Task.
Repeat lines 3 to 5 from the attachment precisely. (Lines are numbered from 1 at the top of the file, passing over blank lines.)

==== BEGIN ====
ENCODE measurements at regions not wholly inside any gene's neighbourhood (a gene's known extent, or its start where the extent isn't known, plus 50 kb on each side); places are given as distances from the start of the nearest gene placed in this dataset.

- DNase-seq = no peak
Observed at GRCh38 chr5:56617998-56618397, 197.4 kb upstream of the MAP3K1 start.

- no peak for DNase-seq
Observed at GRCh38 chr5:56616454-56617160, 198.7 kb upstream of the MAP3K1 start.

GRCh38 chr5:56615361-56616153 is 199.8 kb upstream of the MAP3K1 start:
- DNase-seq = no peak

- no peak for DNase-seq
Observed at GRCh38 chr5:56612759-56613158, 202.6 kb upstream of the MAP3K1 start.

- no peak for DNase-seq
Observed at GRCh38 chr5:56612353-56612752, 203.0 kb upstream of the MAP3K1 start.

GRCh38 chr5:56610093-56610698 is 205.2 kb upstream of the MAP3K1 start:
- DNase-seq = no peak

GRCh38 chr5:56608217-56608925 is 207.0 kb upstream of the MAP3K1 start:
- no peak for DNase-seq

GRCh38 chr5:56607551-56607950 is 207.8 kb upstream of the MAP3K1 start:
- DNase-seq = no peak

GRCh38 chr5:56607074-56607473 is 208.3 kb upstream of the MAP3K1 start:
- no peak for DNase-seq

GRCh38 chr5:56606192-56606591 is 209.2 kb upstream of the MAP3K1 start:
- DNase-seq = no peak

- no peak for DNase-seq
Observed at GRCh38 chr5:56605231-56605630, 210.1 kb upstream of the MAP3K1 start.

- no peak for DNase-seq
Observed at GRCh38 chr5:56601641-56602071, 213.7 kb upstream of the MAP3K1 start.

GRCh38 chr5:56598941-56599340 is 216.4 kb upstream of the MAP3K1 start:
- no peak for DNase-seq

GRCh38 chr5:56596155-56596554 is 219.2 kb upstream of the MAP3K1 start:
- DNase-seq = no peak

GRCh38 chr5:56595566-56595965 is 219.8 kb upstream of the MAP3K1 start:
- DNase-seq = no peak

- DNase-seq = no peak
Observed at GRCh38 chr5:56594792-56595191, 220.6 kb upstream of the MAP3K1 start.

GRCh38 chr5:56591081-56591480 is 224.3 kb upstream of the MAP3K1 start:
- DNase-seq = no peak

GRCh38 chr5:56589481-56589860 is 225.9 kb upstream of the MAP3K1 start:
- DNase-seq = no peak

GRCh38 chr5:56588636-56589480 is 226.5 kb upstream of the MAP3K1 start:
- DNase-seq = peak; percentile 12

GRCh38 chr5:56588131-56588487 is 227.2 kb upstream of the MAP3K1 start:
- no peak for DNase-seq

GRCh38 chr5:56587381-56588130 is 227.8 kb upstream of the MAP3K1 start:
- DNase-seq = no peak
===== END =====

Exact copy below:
Observed at GRCh38 chr5:56617998-56618397, 197.4 kb upstream of the MAP3K1 start.

- no peak for DNase-seq
Observed at GRCh38 chr5:56616454-56617160, 198.7 kb upstream of the MAP3K1 start.